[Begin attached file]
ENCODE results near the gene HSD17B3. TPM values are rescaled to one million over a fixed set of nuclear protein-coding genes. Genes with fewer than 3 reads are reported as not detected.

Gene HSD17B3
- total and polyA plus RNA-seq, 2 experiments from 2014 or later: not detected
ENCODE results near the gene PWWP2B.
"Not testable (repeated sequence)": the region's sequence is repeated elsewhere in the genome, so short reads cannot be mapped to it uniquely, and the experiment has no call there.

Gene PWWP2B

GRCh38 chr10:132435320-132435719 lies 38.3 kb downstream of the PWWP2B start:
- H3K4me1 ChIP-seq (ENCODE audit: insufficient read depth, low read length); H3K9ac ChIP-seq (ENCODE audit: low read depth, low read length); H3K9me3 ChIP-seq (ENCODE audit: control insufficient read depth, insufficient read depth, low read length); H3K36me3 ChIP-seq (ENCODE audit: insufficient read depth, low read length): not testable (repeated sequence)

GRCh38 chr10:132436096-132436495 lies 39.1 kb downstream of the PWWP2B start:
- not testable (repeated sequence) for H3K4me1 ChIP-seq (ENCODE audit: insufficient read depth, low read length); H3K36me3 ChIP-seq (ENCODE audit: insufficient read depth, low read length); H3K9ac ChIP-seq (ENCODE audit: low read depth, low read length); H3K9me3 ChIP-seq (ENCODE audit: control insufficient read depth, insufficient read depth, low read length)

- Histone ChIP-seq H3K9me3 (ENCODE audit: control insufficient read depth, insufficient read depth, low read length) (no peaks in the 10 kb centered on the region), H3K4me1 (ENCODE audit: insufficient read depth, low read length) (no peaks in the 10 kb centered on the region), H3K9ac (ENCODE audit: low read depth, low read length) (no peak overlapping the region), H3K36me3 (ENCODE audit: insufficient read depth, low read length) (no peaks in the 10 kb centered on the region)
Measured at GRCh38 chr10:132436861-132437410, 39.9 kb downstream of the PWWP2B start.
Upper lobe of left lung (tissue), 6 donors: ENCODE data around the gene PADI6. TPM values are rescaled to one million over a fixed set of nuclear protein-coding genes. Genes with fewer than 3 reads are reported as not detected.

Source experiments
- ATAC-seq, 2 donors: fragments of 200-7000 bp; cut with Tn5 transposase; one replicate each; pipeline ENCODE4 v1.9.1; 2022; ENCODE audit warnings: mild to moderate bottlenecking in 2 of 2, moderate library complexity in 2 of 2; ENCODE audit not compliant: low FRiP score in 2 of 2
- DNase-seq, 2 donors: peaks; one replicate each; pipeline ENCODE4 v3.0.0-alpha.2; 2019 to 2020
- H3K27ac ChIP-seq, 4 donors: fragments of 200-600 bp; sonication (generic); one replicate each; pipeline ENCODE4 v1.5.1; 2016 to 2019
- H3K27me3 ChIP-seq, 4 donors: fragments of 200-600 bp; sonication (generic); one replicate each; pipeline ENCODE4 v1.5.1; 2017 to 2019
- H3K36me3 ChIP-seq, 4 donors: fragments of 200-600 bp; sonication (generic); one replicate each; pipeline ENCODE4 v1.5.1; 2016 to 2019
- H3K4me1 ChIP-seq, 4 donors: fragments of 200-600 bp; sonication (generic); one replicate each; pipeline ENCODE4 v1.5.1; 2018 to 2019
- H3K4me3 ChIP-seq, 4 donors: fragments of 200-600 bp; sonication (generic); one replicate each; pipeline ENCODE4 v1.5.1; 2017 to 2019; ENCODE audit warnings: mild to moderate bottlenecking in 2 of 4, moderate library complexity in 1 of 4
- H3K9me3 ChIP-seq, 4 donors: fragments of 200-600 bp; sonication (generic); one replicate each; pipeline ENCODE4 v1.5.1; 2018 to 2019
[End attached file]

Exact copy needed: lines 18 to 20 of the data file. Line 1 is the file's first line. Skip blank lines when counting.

- H3K27me3 ChIP-seq, 4 donors: fragments of 200-600 bp; sonication (generic); one replicate each; pipeline ENCODE4 v1.5.1; 2017 to 2019
- H3K36me3 ChIP-seq, 4 donors: fragments of 200-600 bp; sonication (generic); one replicate each; pipeline ENCODE4 v1.5.1; 2016 to 2019
- H3K4me1 ChIP-seq, 4 donors: fragments of 200-600 bp; sonication (generic); one replicate each; pipeline ENCODE4 v1.5.1; 2018 to 2019